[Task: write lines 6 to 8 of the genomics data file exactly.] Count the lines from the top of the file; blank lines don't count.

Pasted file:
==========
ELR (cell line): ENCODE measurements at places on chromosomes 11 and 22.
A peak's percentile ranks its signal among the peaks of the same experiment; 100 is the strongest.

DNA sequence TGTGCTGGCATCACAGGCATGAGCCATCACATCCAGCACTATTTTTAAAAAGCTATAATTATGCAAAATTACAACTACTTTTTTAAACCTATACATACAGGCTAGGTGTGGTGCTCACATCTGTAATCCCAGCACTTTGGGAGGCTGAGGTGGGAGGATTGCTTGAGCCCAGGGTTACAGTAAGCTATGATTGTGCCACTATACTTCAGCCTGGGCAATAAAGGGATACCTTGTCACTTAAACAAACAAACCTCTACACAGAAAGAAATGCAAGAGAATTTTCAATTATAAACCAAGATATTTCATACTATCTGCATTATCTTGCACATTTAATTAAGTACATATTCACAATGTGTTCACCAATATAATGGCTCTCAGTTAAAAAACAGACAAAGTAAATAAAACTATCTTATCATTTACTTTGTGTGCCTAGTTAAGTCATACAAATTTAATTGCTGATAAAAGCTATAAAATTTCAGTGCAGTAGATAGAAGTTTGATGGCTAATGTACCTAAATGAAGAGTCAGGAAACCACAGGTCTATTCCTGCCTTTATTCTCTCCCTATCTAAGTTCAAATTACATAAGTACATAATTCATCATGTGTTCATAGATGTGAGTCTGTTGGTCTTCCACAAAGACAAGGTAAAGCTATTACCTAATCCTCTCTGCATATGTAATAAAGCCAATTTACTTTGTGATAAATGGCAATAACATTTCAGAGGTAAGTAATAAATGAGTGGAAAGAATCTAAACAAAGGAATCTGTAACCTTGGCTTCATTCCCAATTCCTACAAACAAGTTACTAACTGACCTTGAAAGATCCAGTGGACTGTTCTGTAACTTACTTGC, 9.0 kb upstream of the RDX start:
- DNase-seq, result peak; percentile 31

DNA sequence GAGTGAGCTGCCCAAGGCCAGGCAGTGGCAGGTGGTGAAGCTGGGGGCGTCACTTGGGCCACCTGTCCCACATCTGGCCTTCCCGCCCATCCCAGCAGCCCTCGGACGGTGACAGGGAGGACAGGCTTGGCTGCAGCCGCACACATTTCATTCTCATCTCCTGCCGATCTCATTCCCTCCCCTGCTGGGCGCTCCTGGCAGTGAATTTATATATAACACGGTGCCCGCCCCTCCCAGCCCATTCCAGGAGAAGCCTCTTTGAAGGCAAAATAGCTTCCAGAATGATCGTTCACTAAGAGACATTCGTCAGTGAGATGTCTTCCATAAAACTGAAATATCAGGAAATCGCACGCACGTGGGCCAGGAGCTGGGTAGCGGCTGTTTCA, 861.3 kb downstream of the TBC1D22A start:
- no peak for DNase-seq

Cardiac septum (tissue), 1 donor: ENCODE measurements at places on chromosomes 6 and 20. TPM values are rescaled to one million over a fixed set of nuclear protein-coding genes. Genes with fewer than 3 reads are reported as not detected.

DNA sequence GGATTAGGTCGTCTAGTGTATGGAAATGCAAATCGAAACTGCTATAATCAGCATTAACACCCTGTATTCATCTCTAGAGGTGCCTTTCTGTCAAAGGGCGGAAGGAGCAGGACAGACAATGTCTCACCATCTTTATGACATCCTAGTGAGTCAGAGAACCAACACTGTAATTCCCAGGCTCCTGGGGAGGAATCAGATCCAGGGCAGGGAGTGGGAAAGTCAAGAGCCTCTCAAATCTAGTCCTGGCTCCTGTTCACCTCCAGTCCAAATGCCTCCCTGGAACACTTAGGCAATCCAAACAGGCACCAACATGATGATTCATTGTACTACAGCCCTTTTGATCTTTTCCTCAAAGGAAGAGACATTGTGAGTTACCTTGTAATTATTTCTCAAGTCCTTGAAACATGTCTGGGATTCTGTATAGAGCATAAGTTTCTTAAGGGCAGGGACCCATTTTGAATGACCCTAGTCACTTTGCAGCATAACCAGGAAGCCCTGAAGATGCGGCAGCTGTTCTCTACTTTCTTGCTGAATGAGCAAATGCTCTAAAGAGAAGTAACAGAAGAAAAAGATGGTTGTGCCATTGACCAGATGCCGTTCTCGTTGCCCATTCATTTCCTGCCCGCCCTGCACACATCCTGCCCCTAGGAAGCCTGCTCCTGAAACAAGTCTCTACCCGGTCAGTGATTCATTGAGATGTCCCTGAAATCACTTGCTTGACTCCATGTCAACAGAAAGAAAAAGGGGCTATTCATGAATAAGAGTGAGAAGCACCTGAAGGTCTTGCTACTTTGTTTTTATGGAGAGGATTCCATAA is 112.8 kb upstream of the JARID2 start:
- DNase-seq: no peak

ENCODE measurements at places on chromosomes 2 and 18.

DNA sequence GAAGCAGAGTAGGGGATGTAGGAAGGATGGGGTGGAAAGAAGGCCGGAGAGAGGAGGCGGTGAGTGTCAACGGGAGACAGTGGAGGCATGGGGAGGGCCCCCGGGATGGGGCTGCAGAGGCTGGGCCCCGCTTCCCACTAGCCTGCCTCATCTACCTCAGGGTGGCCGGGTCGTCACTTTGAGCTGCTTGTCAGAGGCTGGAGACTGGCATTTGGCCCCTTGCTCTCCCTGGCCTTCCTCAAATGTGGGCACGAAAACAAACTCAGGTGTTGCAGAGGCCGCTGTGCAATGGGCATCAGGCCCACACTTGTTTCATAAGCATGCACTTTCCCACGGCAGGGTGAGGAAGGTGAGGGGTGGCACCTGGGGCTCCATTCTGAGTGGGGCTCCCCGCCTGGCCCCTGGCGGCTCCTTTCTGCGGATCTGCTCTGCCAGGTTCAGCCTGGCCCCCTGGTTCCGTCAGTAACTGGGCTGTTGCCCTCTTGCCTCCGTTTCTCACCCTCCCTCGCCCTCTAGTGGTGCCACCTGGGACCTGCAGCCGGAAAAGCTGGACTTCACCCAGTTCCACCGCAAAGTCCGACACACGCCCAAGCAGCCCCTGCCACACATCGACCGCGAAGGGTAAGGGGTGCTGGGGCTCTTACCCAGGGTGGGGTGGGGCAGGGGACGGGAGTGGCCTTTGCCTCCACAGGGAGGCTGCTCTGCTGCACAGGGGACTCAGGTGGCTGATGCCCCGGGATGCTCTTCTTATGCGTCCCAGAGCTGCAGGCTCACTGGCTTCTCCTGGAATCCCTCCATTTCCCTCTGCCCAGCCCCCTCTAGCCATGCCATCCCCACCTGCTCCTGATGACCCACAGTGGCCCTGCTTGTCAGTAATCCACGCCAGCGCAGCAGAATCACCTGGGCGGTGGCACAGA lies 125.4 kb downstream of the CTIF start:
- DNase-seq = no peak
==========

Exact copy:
- no peak for DNase-seq

Cardiac septum (tissue), 1 donor: ENCODE measurements at places on chromosomes 6 and 20. TPM values are rescaled to one million over a fixed set of nuclear protein-coding genes. Genes with fewer than 3 reads are reported as not detected.

DNA sequence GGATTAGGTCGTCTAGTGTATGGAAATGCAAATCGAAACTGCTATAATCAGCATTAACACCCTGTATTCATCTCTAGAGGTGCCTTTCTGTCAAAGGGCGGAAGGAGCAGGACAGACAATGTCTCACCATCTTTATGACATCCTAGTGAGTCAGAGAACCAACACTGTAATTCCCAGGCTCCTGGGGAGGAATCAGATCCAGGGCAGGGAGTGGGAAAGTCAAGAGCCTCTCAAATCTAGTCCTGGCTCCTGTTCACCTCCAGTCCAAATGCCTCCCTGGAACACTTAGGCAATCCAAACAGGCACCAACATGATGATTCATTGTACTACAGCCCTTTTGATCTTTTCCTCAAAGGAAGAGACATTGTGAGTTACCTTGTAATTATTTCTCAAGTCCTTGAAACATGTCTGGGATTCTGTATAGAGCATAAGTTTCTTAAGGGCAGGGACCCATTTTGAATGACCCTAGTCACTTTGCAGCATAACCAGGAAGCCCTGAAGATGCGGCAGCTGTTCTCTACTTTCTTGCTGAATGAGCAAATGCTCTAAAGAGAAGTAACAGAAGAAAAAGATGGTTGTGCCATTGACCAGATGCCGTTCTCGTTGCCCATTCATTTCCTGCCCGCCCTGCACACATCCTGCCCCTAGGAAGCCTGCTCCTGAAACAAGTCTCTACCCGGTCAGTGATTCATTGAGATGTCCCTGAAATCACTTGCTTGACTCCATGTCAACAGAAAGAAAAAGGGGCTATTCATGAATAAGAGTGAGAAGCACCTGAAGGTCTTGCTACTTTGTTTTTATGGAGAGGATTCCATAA is 112.8 kb upstream of the JARID2 start: